Empathetic Criticism

Eric M. Gurevitch

<i>Detail from a fresco from the Buddhist monastery at Ajanta</i> / Wikipedia Commons.

June 4, 2015 — Over the past 50 years or so we have heard repeated calls to break down and restructure the canon, to integrate works from non-Western literary cultures into the general knowledge we expect an educated adult to possess. Often missing from this high-minded call to action are explorations of what this means and how it should be done. While it’s easy to pick-and-choose exemplary works from outside of the Euro-American tradition that confirm a pluralistic worldview, it is somewhat harder to know what to do with texts that directly challenge us. That is to say, while we should not stop reading them, we should not fool ourselves into thinking that by reading Salman Rushdie or Teju Cole we are encountering the alternative tradition that proponents of the category World Literature so often promise.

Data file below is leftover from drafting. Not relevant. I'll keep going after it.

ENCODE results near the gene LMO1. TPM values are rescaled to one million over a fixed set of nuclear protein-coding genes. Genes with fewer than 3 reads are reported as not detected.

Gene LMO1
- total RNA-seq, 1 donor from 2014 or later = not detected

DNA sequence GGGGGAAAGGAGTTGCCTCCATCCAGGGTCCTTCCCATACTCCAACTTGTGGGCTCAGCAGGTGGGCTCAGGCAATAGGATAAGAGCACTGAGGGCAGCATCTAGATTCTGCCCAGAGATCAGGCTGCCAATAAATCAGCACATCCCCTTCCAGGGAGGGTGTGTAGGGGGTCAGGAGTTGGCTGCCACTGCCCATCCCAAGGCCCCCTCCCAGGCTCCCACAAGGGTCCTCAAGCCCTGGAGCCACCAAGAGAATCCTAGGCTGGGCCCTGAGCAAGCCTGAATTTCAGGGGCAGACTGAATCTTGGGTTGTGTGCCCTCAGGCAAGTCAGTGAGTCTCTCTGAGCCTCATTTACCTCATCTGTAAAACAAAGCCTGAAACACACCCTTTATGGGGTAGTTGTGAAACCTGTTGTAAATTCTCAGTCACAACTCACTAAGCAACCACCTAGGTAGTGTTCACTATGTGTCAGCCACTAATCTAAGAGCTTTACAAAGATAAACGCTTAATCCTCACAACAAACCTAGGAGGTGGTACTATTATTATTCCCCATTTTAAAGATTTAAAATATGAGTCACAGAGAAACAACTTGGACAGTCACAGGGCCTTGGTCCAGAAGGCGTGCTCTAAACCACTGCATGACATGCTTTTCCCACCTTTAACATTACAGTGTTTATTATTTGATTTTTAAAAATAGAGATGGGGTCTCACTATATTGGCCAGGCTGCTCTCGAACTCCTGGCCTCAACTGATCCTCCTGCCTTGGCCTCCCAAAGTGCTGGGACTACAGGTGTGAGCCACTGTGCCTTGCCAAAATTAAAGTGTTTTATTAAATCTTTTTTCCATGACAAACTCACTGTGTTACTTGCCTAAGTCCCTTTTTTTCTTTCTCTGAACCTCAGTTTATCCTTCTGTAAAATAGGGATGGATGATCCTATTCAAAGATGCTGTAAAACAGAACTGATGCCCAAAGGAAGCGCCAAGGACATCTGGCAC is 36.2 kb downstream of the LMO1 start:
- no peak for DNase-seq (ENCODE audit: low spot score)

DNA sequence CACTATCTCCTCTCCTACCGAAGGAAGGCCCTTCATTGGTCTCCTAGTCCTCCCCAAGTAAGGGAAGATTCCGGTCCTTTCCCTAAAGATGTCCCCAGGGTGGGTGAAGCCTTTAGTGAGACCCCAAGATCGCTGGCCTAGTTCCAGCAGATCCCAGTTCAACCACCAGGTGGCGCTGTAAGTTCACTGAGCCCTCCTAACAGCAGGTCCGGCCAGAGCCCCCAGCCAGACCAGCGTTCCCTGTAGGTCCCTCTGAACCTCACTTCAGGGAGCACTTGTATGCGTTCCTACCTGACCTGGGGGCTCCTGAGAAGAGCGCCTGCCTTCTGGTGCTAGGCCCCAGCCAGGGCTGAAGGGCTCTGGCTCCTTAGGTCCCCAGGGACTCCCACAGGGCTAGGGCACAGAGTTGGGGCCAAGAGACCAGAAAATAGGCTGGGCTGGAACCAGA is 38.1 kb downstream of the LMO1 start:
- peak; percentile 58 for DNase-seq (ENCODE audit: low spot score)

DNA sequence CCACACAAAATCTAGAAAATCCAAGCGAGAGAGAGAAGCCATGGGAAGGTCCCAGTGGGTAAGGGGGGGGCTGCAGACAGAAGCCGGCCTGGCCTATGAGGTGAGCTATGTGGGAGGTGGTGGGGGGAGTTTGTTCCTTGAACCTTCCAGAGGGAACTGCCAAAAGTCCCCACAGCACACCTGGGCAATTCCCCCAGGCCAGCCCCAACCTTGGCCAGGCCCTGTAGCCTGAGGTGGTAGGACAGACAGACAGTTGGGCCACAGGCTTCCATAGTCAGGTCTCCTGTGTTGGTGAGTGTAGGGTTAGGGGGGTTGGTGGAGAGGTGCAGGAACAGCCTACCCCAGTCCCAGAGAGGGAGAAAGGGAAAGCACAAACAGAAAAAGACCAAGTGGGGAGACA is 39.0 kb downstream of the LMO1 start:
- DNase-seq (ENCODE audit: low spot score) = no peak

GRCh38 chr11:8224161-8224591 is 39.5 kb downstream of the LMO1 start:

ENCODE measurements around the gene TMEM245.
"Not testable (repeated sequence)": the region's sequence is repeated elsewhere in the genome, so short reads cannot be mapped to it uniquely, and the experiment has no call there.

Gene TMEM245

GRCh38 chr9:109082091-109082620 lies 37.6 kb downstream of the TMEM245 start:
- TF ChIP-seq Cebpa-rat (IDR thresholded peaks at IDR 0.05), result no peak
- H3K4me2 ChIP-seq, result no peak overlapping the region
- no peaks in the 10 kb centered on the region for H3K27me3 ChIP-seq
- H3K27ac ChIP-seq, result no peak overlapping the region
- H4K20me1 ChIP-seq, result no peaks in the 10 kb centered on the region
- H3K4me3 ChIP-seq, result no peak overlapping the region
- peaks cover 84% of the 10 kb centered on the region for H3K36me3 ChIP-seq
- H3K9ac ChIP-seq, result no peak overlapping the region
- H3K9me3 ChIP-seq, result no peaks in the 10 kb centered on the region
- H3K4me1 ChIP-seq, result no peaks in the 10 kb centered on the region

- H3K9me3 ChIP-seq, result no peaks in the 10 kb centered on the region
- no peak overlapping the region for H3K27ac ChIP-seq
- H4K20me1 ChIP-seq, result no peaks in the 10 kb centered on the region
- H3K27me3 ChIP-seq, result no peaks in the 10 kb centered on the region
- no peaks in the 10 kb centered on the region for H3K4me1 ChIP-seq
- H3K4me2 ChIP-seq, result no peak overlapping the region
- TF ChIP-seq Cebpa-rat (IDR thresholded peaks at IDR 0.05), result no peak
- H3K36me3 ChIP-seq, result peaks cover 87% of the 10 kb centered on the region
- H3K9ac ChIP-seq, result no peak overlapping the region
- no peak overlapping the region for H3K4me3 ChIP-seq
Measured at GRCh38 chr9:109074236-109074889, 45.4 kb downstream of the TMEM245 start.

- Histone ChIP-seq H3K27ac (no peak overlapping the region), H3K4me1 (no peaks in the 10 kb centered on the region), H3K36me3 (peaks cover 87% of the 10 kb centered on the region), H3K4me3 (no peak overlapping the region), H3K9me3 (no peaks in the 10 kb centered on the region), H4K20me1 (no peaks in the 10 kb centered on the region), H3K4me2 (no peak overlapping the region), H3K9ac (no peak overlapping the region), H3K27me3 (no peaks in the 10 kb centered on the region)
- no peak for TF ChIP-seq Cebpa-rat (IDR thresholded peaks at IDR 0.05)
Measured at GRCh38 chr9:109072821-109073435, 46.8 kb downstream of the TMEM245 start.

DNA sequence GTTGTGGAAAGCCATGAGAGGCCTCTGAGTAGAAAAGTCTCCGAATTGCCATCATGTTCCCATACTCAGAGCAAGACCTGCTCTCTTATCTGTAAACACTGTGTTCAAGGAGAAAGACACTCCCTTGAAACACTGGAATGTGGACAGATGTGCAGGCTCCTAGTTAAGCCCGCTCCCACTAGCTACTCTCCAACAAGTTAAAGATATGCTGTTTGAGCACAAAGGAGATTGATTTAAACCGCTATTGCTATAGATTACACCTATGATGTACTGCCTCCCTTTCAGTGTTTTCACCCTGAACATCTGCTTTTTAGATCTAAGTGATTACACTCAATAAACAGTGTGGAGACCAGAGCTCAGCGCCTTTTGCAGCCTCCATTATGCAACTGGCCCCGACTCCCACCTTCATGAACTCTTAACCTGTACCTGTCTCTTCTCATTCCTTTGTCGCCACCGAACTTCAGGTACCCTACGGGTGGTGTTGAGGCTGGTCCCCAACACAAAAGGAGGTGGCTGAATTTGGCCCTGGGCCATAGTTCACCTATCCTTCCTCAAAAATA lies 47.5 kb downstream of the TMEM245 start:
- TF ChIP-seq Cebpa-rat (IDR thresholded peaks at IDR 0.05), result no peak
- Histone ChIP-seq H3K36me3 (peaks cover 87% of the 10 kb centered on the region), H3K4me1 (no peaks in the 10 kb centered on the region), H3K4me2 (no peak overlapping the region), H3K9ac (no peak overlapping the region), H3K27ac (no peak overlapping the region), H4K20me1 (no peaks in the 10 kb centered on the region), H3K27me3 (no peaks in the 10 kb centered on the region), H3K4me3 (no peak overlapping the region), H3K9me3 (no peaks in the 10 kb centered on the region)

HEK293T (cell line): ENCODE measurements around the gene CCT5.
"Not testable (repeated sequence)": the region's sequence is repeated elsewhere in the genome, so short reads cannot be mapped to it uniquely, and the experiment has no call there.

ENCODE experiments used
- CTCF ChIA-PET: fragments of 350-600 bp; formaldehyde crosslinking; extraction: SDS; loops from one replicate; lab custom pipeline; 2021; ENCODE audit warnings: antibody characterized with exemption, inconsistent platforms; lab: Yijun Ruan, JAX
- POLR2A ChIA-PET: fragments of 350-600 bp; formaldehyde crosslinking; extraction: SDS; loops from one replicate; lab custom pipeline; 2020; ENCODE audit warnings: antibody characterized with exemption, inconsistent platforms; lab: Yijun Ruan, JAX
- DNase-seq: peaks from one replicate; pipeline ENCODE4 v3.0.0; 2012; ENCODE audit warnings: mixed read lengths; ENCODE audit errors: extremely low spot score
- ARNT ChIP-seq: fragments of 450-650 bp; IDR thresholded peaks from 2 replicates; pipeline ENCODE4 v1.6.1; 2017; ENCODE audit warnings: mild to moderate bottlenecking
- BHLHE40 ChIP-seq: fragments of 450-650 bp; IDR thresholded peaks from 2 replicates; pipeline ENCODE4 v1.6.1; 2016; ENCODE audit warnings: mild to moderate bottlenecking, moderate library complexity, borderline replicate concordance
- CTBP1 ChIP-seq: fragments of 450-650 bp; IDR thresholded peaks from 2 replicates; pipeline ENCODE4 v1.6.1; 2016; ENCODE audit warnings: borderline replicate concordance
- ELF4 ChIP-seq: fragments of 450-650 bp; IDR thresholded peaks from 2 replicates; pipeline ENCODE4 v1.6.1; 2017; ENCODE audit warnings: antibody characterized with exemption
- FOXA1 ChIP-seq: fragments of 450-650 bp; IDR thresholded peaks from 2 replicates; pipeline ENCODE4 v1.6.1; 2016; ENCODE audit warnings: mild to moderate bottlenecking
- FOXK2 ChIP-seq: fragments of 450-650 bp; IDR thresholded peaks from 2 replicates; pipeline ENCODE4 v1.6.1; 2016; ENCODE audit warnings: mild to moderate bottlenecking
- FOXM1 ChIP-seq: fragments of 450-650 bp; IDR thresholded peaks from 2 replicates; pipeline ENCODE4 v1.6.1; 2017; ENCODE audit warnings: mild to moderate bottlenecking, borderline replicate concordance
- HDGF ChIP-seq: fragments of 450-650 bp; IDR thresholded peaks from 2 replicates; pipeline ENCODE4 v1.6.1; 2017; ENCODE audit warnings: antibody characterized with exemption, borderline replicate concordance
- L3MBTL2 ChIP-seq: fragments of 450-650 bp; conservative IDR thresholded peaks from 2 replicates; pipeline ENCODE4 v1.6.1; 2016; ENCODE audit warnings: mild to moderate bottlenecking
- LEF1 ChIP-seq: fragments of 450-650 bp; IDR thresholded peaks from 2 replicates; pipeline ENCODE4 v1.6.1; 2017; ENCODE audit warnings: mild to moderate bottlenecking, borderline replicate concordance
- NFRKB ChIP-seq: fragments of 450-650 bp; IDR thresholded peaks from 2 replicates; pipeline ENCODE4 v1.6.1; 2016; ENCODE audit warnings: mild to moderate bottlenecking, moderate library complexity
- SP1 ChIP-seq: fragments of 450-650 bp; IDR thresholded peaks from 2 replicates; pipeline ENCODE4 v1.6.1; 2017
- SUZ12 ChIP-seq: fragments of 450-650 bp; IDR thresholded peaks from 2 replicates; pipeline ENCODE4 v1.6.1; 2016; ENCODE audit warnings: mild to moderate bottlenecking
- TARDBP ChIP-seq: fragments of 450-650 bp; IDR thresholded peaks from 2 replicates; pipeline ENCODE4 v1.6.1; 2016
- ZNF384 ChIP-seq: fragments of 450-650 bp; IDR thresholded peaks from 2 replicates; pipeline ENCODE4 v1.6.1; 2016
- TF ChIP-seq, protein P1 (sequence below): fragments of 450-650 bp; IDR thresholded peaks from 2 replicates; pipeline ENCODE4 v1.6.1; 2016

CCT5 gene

Luckily for us, the past ten years have seen a spate of translations from pre-modern Indian traditions. For the first time, bilingual editions of some of the most important (and most entertaining) of these literary works have been translated and made widely available to students, scholars, and collectors—anyone attempting to establish a canon of world literature. No longer will the student of World Religions be left with a flimsy translation of the Bhagavad Gita or an abridged Mahabharata if she wants to read works from pre-Modern India. Thanks to the Clay Sanskrit Library and the Murty Classical Library of India she can begin to approach the massive literary tradition in different forms that will help her see not only a tradition, but a debate carried out in prose and poetry.